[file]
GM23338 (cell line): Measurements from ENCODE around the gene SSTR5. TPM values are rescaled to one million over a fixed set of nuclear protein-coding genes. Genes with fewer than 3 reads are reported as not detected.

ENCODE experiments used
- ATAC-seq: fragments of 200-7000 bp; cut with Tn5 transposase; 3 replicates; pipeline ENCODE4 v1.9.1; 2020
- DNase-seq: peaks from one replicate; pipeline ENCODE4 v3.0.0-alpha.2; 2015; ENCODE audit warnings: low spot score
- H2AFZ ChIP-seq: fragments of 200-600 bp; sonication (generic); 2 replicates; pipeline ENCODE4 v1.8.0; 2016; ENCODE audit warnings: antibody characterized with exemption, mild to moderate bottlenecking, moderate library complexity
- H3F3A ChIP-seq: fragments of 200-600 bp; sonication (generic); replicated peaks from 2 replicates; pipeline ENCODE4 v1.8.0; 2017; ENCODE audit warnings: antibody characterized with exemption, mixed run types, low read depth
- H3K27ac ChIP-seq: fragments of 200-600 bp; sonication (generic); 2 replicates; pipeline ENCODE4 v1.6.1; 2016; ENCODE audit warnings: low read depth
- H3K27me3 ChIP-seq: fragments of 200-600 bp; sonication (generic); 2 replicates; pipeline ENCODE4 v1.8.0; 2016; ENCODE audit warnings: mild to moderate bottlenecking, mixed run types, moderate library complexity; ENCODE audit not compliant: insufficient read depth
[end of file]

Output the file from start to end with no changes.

GM23338 (cell line): Measurements from ENCODE around the gene SSTR5. TPM values are rescaled to one million over a fixed set of nuclear protein-coding genes. Genes with fewer than 3 reads are reported as not detected.

ENCODE experiments used
- ATAC-seq: fragments of 200-7000 bp; cut with Tn5 transposase; 3 replicates; pipeline ENCODE4 v1.9.1; 2020
- DNase-seq: peaks from one replicate; pipeline ENCODE4 v3.0.0-alpha.2; 2015; ENCODE audit warnings: low spot score
- H2AFZ ChIP-seq: fragments of 200-600 bp; sonication (generic); 2 replicates; pipeline ENCODE4 v1.8.0; 2016; ENCODE audit warnings: antibody characterized with exemption, mild to moderate bottlenecking, moderate library complexity
- H3F3A ChIP-seq: fragments of 200-600 bp; sonication (generic); replicated peaks from 2 replicates; pipeline ENCODE4 v1.8.0; 2017; ENCODE audit warnings: antibody characterized with exemption, mixed run types, low read depth
- H3K27ac ChIP-seq: fragments of 200-600 bp; sonication (generic); 2 replicates; pipeline ENCODE4 v1.6.1; 2016; ENCODE audit warnings: low read depth
- H3K27me3 ChIP-seq: fragments of 200-600 bp; sonication (generic); 2 replicates; pipeline ENCODE4 v1.8.0; 2016; ENCODE audit warnings: mild to moderate bottlenecking, mixed run types, moderate library complexity; ENCODE audit not compliant: insufficient read depth